Violence — possibly to apply pressure — commenced in the Nepal Terai in the run-up to the proclamation of the Constitution in September, and some 40 people were killed in police action. After the proclamation, political turmoil has not ceased for a day. Ironically, the country’s new basic law is meant to be secular, democratic and republican, but its launch has angered approximately half the country. For about three months, the angry protesters have blockaded Birgunj — through which some 70 per cent of goods from India enter — and other crossing points for Indian trucks carrying petroleum products, medicines, and other essentials, and created something of a crisis situation, in the process spoiling India-Nepal relations.
Kathmandu recklessly accused New Delhi at the UN of wilfully imposing a blockade in order to have its way since India (unlike China and Pakistan) was muted in welcoming the Constitution as it contained a ticking time-bomb by leaving the Terai region disaffected. This can lead to a spill-over in India. On Monday an Indian youth was killed in police firing on demonstrators in a bid to lift the obstructions to truck movement in Birgunj. Prime Minister Modi condemned the incident, urging his Nepal counterpart K.P. Oli to expedite discussions to end the protests.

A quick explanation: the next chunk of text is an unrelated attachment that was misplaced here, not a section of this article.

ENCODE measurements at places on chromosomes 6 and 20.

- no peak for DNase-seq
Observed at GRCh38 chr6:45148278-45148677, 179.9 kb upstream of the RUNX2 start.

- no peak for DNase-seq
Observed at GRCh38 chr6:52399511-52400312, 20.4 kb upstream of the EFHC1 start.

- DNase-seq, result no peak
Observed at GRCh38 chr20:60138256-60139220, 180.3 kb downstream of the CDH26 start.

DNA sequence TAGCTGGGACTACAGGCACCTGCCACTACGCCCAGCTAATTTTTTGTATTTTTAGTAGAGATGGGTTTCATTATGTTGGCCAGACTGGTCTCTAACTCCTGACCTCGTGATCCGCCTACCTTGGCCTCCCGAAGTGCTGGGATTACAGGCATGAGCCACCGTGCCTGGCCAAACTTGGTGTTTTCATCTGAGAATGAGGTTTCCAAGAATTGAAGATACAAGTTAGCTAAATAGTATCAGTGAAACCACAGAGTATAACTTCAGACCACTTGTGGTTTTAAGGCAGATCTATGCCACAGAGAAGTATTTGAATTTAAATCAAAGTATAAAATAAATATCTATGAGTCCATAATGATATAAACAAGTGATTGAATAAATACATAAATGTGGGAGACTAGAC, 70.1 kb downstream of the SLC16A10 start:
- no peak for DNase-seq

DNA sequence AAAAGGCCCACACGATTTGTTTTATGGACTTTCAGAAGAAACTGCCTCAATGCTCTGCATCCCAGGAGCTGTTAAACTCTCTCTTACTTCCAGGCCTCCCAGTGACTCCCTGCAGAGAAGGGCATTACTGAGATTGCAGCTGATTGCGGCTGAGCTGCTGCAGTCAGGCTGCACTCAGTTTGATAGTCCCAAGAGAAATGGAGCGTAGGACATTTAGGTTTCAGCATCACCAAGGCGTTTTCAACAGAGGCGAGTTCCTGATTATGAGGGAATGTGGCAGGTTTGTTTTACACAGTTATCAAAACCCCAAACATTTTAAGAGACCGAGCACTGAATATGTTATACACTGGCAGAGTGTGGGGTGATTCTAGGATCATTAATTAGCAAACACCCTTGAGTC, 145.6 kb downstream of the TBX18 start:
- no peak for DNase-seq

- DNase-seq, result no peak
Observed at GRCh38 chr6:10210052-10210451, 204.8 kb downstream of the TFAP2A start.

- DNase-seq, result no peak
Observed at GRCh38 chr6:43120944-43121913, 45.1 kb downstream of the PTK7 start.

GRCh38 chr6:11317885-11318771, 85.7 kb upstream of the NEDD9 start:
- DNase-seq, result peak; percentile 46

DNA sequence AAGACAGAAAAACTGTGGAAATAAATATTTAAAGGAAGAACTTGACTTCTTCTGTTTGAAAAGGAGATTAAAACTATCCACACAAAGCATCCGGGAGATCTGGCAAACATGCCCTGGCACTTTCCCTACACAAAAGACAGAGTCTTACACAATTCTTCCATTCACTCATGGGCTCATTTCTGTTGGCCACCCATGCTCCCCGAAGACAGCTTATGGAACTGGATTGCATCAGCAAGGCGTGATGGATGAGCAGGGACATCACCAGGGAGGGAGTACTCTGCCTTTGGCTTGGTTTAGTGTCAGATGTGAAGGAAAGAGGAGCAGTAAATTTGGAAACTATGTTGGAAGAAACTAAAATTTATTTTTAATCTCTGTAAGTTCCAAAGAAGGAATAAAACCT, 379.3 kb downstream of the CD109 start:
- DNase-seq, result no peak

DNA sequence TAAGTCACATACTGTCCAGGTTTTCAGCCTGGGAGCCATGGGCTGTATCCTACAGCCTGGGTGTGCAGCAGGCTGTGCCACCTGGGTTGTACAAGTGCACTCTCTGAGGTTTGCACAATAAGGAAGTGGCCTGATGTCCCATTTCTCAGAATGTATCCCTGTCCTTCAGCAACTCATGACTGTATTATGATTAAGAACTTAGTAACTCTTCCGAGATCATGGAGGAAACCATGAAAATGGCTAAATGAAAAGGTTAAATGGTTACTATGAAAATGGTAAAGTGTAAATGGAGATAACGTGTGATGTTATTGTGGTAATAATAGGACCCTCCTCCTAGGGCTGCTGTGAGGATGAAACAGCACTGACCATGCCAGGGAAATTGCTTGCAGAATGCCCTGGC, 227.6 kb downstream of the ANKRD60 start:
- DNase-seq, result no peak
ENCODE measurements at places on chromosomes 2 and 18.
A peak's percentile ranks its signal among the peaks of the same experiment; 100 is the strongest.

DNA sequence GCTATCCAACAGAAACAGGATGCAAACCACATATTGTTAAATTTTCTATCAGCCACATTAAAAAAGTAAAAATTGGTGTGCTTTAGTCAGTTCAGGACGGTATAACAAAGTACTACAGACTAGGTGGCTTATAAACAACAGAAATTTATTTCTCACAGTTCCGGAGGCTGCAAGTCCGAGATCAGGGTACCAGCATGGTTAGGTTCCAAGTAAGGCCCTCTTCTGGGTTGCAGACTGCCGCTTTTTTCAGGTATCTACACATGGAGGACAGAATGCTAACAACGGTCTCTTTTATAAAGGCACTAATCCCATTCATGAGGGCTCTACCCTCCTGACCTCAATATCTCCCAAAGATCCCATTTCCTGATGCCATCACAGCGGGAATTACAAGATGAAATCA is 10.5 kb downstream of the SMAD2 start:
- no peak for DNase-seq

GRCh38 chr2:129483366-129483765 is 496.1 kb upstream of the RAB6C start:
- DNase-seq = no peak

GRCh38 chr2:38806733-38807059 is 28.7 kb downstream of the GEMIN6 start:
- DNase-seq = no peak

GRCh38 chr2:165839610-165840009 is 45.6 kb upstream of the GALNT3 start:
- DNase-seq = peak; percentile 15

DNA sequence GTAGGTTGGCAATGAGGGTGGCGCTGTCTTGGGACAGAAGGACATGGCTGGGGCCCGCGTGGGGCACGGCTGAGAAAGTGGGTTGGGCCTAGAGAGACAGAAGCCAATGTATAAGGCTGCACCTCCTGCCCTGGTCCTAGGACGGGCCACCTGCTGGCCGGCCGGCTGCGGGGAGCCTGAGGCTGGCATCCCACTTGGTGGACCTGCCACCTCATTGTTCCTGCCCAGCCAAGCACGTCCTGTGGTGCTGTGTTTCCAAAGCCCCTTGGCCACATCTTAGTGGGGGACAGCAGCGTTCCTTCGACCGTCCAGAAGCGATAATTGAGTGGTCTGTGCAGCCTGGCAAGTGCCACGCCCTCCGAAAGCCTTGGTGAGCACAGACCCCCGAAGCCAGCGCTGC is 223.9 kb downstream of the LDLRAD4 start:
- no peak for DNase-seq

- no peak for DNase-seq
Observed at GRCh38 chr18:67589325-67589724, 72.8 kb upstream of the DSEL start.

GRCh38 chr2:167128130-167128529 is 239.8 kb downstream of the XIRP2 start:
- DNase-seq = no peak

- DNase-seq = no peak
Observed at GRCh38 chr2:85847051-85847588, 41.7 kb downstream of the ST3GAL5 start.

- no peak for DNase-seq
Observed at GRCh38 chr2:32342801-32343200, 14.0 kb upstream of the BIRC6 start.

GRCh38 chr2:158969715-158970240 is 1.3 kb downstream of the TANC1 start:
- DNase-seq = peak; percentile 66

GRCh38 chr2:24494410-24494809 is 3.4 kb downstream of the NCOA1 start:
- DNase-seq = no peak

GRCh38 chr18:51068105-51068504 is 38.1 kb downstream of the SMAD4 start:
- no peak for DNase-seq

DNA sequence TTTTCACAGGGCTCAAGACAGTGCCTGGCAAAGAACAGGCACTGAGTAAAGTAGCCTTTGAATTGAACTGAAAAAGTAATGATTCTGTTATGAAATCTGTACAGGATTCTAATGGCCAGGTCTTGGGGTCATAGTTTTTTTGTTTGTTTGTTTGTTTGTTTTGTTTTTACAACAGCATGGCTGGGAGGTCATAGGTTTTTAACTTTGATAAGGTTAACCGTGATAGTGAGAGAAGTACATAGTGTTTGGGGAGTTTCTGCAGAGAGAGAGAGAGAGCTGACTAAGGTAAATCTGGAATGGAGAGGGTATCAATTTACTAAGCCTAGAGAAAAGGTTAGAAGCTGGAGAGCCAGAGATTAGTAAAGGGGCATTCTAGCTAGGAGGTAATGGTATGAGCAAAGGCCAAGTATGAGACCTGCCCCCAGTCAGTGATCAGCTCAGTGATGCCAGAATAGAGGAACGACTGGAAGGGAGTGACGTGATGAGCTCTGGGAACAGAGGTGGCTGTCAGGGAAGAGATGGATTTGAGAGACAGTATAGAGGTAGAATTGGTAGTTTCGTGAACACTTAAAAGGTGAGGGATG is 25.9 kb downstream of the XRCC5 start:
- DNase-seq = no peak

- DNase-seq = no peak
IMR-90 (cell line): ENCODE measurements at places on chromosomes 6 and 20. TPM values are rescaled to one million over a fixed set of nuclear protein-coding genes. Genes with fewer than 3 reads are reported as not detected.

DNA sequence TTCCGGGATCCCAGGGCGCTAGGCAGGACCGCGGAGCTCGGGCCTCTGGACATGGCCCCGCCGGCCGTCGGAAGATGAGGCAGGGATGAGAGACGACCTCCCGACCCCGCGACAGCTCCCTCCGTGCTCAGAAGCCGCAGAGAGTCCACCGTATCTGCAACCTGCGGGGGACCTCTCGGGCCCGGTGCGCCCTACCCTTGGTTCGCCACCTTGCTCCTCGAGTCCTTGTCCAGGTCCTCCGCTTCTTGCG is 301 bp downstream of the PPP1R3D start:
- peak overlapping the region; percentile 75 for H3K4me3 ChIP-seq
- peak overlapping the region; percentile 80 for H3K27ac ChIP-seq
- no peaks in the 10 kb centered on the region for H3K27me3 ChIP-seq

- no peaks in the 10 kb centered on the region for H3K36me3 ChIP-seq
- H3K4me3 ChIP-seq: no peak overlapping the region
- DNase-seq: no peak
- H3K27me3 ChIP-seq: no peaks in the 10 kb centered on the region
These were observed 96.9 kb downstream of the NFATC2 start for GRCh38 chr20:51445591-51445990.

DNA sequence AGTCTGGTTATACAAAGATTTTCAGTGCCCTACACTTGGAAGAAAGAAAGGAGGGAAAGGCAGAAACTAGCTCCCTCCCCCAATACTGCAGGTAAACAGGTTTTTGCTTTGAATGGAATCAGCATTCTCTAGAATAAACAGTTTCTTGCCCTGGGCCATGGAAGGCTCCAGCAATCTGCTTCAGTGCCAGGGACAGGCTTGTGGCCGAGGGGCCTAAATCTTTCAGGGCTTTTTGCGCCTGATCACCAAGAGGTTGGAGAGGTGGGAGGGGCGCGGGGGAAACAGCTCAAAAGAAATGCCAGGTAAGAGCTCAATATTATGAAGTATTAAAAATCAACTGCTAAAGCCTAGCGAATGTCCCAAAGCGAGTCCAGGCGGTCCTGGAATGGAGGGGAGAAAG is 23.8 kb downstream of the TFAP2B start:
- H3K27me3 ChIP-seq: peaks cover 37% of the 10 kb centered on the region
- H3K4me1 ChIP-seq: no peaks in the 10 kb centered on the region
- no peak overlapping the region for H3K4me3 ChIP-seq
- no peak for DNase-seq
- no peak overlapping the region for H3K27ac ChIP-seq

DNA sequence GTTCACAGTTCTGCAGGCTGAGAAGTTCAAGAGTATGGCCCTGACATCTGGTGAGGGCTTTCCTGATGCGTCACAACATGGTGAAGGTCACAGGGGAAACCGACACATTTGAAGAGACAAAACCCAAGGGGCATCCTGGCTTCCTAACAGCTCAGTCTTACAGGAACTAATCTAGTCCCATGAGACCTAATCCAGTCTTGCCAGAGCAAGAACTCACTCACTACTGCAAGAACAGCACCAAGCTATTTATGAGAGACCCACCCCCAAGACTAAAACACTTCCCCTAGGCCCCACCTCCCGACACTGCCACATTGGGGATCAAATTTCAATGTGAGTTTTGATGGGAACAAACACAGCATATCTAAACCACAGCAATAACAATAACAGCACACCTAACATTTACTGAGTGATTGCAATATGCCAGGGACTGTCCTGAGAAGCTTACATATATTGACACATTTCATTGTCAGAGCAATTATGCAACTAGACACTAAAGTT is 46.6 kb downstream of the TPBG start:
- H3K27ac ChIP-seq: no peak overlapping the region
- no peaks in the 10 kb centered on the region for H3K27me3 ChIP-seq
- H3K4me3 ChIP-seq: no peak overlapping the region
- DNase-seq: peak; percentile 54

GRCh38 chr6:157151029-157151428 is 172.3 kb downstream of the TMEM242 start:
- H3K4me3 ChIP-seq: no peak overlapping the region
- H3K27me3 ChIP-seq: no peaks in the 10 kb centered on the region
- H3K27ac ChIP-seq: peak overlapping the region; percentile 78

The Madhesis, who live in the south and have cultural and linguistic links with India are embittered. They nurse the grievance that the way constituencies have been formed and provinces created, they (and the Tharus and the Janjatis) will have a lesser representation in elected bodies. In the period of the Interim Constitution, informal assurances were offered to the people in the Terai on these issues but have not been adhered to. Perhaps revisiting these ideas in a spirit of accommodation from Kathmandu’s side may offer openings. It is a pity that the Nepal police resorted to firing in Birgunj when discussions are on with the Madhesis in Kathmandu. This can raise a question mark on Kathmandu’s intentions. It is time India actively urged the Terai people to calm down.
While what is currently happening is Nepal’s internal matter, this country cannot but be concerned if attacks on protesters has its repercussions in the border regions of India and also has an adverse impact on India-Nepal relations. The Modi government should explore all ways to persuade the Terai protesters to enter negotiations earnestly if Kathmandu exhibits earnestness. Nepal may tide over current problems over supplies by signing a fuel supply agreement with China, but relations with China are no substitute for normal ties with India which are all-embracing.
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